Paste is made with flour and cold water well worked together, then boiling water is poured on, and the mass well stirred.

 Millar, William. Plastering: Plain and Decorative. 3rd ed. London: B. T. Batsford, 1905. Google Books. 14 July 2011. Web. 20 June 2017. <https://books.google.com/books?id=iOVZAAAAYAAJ>. P399-400.

Friday’s Favorite Prop Links

From bloodied volleyballs to memory loss neuralyzers: designers’ favourite film props – A number of designers in the graphics, architecture, and advertising world talk about their favorite prop from a movie. It’s an interesting look at the design of iconic props from the perspective of those in design fields outside of film and performing arts.

Stranger Things VFX Supervisor on Making Monster Mayhem – This interview with Marc Kolbe, supervisor of the visual effects team, delves into the bizarre and unique world of Stranger Things. As with many visual effects teams these days, Marc is in charge of both the practical and digital effects, which allows him to use both to their full advantage and have them play off each other.

My Career as a Freelance Prop Maker – Melanie Wing has been a freelance prop maker in the UK for the past 12 years. In this interview, she talks about her training and how her career began.

Replica ‘Chitty Chitty Bang Bang’ car stolen from theater supply company – A TO Z Theatrical Supply and Service in Kansas City built a replica of this iconic vehicle to rent out to high schools and community theatres who perform this show. It was stolen from their warehouse last week. So if you see this car flying through the air, let them know.

New Source of Blood, 1828

The following comes from an 1828 newspaper article. I’m guessing this sort of thing is frowned upon these days:

The following anecdote is told of a certain irritable tragedian. He was playing Macbeth, and had rushed off to kill Duncan, when there was no blood for the Thane to steep his hands in. “The blood! the blood!” exclaimed he to the agitated property-man, who had forgotten it; the actor, however, not to disappoint the audience, clenched his fist, and, striking the property-man a violent blow upon his nose, coolly washed his hands in the stream of gore that burst from it, and re-entered with the usual words, “I have done the deed – didst thou not hear a noise?”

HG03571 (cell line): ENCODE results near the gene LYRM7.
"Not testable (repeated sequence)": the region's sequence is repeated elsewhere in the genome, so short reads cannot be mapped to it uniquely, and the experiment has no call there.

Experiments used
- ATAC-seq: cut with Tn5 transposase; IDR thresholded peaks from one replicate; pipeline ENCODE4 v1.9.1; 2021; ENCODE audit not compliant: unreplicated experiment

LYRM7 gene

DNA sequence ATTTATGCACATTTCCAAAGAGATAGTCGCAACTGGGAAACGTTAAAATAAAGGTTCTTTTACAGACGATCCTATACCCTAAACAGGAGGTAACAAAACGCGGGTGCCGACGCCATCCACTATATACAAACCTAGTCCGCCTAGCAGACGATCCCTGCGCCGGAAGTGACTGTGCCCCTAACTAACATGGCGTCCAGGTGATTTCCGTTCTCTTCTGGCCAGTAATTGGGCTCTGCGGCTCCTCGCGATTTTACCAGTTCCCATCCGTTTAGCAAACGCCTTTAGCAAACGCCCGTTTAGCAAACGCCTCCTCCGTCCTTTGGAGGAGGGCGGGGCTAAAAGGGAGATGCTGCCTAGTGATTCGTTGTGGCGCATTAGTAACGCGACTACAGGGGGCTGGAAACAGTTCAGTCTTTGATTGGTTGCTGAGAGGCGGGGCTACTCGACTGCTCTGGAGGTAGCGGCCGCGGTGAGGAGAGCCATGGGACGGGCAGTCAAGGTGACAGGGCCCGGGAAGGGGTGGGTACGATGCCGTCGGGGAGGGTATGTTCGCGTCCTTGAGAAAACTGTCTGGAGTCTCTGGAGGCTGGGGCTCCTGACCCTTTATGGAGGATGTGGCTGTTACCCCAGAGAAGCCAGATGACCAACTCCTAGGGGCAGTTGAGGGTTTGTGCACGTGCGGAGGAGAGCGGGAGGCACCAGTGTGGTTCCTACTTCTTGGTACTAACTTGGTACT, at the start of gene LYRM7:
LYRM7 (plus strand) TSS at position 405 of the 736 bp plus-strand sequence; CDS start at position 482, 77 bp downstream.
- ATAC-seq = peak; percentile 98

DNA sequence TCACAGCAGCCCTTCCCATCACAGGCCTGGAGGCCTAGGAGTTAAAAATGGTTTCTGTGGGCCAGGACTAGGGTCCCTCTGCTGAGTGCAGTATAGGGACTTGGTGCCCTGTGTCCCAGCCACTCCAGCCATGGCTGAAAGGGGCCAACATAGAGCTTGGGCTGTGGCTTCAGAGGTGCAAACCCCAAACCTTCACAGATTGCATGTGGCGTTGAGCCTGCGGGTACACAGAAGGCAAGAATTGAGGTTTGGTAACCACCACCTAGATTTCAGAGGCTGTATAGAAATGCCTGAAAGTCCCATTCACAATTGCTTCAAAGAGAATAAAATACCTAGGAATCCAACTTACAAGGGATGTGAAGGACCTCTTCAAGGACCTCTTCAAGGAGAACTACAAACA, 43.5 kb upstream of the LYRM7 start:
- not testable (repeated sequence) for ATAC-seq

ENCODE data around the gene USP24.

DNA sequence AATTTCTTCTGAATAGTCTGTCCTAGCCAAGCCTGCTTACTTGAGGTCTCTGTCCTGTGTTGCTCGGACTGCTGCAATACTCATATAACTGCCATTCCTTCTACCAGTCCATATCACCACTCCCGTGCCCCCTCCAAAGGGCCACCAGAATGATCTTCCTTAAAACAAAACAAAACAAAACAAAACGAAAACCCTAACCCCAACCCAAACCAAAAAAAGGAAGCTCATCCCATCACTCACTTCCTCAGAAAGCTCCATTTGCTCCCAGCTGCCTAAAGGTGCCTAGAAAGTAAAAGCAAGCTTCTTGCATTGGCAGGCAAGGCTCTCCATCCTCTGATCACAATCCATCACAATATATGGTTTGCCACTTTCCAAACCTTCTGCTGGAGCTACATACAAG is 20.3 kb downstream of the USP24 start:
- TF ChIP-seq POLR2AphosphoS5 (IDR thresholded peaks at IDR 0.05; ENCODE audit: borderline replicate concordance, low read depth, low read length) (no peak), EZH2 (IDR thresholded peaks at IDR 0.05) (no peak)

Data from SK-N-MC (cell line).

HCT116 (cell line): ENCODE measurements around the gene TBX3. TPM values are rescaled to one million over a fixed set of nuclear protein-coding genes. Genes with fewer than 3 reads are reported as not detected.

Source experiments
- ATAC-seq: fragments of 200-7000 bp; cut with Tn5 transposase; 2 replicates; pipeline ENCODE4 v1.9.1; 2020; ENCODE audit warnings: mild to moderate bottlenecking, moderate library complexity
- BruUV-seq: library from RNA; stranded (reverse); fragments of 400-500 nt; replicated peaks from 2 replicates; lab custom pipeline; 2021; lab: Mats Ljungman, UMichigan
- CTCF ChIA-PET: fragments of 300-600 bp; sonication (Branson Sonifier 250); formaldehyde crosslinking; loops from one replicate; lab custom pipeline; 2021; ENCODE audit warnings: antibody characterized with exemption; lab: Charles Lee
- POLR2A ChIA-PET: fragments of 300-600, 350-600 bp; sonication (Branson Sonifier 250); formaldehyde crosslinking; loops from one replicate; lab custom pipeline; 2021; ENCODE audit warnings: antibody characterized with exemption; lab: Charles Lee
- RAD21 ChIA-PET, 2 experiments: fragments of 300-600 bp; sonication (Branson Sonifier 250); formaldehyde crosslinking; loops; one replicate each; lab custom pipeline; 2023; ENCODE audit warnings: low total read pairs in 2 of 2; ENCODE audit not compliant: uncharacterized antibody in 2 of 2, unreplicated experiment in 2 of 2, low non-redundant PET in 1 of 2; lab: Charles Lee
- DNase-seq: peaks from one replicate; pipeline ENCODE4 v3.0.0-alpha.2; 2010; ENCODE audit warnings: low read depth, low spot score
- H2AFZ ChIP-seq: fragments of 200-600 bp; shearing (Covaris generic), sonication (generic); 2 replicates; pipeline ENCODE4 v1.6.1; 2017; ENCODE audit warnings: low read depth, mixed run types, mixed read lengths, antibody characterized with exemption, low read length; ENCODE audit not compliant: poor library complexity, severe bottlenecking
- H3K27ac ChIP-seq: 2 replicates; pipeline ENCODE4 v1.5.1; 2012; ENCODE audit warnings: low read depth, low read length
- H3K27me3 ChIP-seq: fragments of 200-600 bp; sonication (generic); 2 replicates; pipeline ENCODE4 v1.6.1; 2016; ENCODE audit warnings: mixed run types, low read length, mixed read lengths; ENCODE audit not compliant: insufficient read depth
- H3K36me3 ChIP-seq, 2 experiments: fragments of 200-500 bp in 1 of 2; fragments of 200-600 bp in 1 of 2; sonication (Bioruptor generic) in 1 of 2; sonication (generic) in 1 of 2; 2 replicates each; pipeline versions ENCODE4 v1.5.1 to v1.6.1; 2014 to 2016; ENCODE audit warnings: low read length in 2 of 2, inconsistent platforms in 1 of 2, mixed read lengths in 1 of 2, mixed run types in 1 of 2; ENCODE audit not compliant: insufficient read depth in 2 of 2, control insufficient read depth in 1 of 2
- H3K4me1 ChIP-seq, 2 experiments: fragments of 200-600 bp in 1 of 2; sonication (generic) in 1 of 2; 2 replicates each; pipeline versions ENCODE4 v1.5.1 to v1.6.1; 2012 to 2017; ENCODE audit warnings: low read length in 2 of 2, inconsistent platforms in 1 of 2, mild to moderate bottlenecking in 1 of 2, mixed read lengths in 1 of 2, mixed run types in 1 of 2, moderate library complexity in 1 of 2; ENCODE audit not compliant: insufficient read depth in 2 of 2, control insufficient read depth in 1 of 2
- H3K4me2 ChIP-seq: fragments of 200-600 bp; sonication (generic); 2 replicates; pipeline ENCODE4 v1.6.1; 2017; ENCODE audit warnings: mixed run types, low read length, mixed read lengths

“Tragedy.” Eastern Argus [Portland, Maine] 24 Oct. 1828: n. pag. Elon University. Web. 14 June 2017.

Friday Prop Links

How to be a theatre animal prop maker – The Stage talks with Paul Robbens, who makes animals for companies like Royal Shakespeare Company, Royal Opera House, and Shakespeare’s Globe. Also check out “How to be a costume prop maker for theatre” if you can make it past the paywall.

QUAKE 3 Railgun Replica Prop – BricoGeek shares a video of how he constructed a real-life version of a railgun from the Quake 3 video game. The body is mostly 3D printed. The electronics inside are impressive, with lights and sounds taken directly from the game. I also love how well-thought out the assembly process was, leaving all the electronics accessible.

How U.S. Counterfeit Laws Impact Hollywood Prop Money – Here is a good history of how movie money evolved to remain legal under counterfeit laws. These hold true for theater as well; make no mistake, the Secret Service has paid a visit to more than one theater in this country.

Use a Vinyl Cutter to Design Stencils for Spray Painting – Make Magazine presents tips and tricks for creating paint stencils on a vinyl cutter.

This Insane Dungeons & Dragons Model Is a Work of Art – Ryan Devoto has constructed a vast and intricate fantasy world for use with Dungeons and Dragons figurines. Though I’ve heard some nerd criticisms that this model is not actually playable, you can still spend hours just examining every detail.

Making and finding props for theatre, film, and hobbies